Kappa antagonist to prevent drug relapse: Does stage in addiction cycle matter?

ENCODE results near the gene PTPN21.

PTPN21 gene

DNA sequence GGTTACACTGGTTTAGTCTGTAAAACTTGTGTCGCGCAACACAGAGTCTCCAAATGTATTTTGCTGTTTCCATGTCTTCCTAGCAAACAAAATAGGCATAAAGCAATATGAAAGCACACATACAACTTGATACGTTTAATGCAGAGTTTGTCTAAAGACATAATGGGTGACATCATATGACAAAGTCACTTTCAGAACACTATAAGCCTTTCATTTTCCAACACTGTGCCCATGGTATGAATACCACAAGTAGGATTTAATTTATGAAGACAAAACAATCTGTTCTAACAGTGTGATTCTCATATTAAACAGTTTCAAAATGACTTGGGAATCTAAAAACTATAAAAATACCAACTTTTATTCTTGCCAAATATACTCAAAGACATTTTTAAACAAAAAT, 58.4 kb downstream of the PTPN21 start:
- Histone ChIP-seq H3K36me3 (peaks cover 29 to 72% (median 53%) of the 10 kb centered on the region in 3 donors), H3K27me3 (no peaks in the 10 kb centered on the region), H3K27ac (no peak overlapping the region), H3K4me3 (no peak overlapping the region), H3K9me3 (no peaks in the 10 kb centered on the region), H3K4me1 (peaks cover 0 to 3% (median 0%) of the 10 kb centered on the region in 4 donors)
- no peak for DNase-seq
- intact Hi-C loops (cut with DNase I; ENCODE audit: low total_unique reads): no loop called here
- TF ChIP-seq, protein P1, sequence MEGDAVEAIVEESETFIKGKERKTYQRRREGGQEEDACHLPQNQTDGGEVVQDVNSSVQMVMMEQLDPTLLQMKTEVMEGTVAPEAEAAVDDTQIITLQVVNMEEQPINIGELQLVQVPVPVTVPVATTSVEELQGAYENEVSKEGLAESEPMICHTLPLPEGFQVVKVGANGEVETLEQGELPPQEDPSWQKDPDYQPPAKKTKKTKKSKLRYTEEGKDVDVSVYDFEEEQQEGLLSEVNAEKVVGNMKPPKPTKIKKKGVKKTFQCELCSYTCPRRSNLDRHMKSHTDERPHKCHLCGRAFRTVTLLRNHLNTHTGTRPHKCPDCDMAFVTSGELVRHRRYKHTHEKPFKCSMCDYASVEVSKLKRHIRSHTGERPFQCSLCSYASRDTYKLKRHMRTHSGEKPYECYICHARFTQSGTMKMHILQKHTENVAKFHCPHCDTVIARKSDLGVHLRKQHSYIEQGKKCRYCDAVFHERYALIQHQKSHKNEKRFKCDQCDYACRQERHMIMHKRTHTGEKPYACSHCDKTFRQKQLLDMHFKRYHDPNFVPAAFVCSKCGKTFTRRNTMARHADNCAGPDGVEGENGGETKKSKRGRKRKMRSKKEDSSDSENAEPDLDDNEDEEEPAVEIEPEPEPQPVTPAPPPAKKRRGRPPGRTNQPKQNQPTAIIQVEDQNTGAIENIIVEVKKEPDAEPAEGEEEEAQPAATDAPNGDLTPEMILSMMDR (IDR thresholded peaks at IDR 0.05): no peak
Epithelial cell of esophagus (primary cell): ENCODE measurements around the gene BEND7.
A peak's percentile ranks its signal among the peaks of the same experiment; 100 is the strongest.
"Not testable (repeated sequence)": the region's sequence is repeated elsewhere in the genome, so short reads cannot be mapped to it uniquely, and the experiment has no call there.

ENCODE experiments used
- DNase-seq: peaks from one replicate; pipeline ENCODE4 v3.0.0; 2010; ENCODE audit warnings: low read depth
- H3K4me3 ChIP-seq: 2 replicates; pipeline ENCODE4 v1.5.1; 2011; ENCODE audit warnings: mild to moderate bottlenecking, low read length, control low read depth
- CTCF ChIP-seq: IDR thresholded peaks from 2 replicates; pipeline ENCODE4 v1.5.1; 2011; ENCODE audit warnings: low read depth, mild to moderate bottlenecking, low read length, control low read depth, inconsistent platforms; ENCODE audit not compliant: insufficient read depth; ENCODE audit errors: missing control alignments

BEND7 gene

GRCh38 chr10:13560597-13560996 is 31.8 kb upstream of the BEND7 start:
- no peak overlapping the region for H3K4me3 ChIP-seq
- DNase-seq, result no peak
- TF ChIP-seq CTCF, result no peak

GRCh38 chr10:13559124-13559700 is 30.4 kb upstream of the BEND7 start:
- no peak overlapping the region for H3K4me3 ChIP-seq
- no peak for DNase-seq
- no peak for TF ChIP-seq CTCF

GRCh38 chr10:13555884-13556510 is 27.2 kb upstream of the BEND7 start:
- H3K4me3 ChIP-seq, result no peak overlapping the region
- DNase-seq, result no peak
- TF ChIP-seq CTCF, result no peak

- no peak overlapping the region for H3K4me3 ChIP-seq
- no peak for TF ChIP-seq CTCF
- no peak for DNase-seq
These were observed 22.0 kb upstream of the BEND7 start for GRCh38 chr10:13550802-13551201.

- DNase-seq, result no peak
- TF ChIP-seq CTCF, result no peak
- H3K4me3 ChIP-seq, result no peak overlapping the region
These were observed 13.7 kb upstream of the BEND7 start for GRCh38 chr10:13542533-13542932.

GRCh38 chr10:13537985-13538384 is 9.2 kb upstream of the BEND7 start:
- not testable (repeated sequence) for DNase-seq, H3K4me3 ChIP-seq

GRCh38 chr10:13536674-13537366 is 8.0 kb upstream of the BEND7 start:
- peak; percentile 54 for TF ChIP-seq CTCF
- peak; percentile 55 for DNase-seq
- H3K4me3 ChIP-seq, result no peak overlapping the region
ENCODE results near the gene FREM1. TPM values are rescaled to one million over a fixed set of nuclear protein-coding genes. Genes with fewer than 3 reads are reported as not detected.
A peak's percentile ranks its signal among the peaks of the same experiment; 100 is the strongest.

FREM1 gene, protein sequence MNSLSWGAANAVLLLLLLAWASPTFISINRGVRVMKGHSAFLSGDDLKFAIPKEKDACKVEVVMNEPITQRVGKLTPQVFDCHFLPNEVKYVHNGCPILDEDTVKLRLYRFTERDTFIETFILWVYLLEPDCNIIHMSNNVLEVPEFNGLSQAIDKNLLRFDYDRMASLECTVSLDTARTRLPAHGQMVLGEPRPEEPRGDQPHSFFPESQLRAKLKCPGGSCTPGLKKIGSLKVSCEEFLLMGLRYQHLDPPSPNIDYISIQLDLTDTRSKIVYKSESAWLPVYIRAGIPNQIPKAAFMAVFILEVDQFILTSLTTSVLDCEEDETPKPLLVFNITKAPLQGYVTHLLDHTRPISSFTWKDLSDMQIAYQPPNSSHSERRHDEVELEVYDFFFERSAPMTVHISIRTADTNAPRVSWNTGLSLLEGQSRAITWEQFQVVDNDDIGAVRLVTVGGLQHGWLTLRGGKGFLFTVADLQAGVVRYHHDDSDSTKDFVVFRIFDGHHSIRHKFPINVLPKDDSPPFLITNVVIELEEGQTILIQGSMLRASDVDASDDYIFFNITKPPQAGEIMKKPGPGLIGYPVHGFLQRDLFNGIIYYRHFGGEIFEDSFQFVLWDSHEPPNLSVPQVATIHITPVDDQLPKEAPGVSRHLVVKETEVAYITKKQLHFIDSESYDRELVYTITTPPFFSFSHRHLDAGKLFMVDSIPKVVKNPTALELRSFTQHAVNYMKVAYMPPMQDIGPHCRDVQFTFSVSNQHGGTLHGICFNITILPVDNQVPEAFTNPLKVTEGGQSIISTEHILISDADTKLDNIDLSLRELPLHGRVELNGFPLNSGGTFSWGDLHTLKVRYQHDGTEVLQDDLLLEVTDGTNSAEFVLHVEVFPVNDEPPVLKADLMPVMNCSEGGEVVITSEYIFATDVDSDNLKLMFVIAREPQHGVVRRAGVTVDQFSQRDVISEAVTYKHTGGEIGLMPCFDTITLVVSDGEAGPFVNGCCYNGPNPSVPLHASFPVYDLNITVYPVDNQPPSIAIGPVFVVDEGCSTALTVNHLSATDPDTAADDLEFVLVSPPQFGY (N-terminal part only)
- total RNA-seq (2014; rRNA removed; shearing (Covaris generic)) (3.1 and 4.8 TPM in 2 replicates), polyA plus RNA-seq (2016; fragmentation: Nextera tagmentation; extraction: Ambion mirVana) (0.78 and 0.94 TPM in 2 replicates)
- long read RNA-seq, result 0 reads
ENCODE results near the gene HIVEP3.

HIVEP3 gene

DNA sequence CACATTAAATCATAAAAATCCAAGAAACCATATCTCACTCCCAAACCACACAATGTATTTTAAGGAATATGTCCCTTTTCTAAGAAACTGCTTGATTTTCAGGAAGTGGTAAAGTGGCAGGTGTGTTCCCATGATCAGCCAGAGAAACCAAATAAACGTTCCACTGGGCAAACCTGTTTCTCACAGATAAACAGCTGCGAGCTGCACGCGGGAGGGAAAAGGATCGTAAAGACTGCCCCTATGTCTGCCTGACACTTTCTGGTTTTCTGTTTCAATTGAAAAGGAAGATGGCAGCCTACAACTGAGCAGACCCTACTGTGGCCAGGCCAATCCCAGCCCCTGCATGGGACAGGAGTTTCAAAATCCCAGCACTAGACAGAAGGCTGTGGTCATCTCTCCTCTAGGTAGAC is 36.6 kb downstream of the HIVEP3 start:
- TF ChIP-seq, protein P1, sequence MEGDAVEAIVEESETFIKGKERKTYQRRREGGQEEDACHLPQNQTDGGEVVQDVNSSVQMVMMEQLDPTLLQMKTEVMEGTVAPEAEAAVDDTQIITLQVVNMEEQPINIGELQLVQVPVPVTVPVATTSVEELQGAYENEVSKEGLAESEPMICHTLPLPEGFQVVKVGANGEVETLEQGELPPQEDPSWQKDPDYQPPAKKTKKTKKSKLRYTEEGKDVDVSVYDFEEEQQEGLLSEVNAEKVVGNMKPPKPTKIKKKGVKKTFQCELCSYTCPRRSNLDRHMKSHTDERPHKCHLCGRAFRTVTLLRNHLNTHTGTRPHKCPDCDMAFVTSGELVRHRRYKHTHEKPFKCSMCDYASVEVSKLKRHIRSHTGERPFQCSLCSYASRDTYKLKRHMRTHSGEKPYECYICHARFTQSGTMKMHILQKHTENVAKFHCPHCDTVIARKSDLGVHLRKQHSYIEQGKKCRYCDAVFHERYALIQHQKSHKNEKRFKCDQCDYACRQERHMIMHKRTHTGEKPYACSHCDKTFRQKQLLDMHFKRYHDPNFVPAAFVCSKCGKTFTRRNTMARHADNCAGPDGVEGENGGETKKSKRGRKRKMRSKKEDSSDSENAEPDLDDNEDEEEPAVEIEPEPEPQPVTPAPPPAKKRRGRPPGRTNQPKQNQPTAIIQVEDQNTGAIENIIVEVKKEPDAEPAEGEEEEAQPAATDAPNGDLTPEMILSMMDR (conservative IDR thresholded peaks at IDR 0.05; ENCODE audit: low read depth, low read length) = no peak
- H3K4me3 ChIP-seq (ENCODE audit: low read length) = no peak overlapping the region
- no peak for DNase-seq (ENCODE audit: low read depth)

Introduction: An upregulation of the kappa opioid receptor (KOR) system during drug preoccupation stage in addiction cycle will cause dysphoria among addicts which can lead to relapse. Therefore, KOR antagonism treatment might hold the key to prevent relapse. In this study, we aim to identify the exact addiction’s stage in which KOR antagonist can be given. Methods: Using a conditioned place preference (CPP) model, adult male Swiss albino mice were divided into two major groups. The first group received treatment at the initial stage of morphine withdrawal (7.5 mg/kg, i.p) while the second group received treatment after complete abstinence was achieved. Each major groups were further divided into two treatment groups (n=8-12), either received a functional KOR antagonist (0.3 mg/kg buprenorphine/ 1 mg/kg naltrexone combination, i.p) or a selective KOR antagonist (10 mg/kg nor-BNI, i.p) prior to morphine priming (2.5 mg/kg, i.p). All data were analyzed using paired sample t-test. Results: The results showed that relapse was successfully attenuated in the groups that received KOR antagonists only after complete abstinence was successfully achieved (not significantly different from their baseline). However, the mice developed unusual sign of behavior sensitization (intermittent freezing, licking) when buprenorphine/naltrexone combination was given at initial stage of withdrawal. Conclusions: Our initial findings suggest that KOR antagonism might be beneficial only after the addicts achieved complete abstinence to prevent future druginduced relapse. Brain study should be conducted to explain the unusual behavior seen when the drug intervention is given at an earlier stage of withdrawal.
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